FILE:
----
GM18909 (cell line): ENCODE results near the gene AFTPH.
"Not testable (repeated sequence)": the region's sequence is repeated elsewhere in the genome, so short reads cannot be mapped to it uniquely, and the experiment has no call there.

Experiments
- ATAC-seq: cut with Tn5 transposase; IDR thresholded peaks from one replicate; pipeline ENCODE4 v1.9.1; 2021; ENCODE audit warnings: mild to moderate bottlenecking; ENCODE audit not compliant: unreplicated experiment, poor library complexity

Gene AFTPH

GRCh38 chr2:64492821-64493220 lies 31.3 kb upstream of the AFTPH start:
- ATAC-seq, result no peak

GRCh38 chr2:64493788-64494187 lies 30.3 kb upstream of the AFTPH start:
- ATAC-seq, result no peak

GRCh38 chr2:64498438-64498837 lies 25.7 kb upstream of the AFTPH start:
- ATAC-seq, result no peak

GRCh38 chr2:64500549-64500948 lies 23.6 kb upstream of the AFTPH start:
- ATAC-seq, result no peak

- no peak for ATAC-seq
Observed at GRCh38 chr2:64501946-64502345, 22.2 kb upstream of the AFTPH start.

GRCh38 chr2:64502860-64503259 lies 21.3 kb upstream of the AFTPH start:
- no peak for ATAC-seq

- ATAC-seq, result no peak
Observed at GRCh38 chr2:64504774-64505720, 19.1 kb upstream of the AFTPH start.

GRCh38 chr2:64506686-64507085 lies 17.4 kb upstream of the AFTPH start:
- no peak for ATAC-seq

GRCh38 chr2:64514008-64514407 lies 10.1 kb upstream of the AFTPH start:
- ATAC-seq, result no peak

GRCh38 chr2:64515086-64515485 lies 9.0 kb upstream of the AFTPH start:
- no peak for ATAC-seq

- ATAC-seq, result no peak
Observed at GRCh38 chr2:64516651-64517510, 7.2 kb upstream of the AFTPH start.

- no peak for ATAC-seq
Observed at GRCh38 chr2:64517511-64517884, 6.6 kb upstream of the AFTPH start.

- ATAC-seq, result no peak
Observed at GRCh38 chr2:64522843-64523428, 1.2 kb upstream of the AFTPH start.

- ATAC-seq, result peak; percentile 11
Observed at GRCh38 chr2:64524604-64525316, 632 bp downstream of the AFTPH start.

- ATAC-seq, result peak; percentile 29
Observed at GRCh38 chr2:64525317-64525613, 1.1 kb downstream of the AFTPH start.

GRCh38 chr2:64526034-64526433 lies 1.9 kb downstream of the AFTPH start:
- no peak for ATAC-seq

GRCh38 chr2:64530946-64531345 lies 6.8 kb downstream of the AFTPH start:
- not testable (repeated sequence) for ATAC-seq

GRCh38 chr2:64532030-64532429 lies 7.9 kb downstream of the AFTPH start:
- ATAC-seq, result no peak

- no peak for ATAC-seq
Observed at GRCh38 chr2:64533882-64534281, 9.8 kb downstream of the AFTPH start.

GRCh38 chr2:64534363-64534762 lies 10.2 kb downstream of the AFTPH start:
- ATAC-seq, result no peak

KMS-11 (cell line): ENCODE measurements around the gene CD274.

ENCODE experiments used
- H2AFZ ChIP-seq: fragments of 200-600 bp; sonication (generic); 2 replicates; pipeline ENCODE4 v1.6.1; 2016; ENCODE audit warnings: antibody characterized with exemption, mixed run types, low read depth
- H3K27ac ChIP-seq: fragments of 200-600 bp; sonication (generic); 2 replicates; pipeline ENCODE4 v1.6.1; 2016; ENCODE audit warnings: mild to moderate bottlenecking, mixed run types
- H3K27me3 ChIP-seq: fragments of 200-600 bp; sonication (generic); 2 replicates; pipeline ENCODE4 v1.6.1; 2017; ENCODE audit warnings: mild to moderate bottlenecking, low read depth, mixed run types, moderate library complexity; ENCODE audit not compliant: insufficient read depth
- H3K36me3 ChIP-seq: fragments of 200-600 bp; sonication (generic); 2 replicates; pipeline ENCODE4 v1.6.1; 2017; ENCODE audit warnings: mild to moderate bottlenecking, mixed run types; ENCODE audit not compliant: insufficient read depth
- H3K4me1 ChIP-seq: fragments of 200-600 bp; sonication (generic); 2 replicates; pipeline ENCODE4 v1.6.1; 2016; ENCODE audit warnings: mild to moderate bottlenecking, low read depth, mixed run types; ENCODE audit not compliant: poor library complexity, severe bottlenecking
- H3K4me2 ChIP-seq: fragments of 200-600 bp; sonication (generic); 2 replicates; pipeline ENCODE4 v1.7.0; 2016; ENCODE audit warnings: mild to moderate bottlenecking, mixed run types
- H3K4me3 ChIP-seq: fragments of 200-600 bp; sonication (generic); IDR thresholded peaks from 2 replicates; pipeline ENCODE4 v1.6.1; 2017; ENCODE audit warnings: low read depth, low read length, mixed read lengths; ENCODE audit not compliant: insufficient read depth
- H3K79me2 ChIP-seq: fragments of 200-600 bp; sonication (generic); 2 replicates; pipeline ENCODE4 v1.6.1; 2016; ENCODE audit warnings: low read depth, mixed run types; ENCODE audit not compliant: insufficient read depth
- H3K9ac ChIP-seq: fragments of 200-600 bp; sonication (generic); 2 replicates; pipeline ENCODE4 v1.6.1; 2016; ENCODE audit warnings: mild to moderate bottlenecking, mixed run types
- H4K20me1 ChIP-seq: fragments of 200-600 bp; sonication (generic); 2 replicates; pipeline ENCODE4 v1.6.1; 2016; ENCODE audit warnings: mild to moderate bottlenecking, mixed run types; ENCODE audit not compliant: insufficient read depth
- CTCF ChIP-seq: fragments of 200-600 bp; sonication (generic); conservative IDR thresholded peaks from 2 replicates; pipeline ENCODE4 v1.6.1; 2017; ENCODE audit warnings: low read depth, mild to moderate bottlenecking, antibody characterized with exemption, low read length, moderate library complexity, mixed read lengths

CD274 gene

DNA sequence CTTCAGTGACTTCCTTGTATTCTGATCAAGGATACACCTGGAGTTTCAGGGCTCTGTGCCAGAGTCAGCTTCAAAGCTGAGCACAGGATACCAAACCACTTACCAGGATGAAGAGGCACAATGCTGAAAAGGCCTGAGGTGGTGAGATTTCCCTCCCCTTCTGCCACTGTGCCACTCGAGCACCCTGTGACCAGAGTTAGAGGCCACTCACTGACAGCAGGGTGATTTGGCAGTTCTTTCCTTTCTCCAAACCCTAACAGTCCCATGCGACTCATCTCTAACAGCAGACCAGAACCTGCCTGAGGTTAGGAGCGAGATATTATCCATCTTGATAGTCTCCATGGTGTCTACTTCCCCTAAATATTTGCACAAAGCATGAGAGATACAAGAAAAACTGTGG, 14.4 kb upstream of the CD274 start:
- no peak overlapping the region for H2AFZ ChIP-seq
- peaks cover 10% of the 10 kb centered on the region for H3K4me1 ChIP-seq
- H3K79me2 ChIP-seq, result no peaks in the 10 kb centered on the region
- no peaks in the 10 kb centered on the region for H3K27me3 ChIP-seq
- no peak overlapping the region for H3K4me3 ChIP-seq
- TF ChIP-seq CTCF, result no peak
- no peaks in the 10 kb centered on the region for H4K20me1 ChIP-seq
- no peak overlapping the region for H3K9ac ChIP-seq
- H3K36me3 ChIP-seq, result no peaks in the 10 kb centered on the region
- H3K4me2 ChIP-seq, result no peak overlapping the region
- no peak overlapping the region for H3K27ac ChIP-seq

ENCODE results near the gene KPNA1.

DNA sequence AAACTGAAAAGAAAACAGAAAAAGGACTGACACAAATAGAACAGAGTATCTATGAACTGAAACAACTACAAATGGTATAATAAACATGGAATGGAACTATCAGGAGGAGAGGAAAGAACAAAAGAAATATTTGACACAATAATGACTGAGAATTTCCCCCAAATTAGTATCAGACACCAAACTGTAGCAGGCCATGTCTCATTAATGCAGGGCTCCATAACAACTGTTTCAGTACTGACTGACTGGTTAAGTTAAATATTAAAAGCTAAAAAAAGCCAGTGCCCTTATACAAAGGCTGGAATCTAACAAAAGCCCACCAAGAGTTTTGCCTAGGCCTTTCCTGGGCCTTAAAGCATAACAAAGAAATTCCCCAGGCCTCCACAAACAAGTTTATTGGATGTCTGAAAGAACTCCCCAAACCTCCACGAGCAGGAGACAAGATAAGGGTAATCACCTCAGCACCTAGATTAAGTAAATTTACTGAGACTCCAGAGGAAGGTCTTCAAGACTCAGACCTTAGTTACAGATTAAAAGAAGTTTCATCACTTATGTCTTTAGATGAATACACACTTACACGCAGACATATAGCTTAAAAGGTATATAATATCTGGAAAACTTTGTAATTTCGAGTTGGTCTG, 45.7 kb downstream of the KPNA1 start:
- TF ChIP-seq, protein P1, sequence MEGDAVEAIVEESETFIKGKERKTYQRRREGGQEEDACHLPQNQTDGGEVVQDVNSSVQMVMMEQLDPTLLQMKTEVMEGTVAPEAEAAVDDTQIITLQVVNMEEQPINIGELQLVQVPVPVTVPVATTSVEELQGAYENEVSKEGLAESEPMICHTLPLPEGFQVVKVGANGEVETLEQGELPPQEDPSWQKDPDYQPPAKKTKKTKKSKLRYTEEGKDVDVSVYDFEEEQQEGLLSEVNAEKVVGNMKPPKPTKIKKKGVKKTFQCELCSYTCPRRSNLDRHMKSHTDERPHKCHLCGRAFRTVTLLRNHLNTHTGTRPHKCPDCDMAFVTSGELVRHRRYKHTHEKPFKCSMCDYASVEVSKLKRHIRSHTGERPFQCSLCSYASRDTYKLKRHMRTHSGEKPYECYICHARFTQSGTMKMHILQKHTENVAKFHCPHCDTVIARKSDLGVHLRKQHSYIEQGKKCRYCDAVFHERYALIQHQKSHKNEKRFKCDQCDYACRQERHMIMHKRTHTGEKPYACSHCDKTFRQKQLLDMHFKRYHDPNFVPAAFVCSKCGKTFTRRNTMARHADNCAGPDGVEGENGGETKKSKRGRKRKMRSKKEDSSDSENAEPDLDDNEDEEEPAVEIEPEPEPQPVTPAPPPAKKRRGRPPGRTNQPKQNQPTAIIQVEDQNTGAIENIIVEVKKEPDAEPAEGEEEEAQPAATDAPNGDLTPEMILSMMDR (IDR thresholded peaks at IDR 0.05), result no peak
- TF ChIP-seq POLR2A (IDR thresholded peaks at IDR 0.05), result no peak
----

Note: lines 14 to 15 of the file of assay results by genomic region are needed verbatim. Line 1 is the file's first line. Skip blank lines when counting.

- no peak for ATAC-seq
Observed at GRCh38 chr2:64501946-64502345, 22.2 kb upstream of the AFTPH start.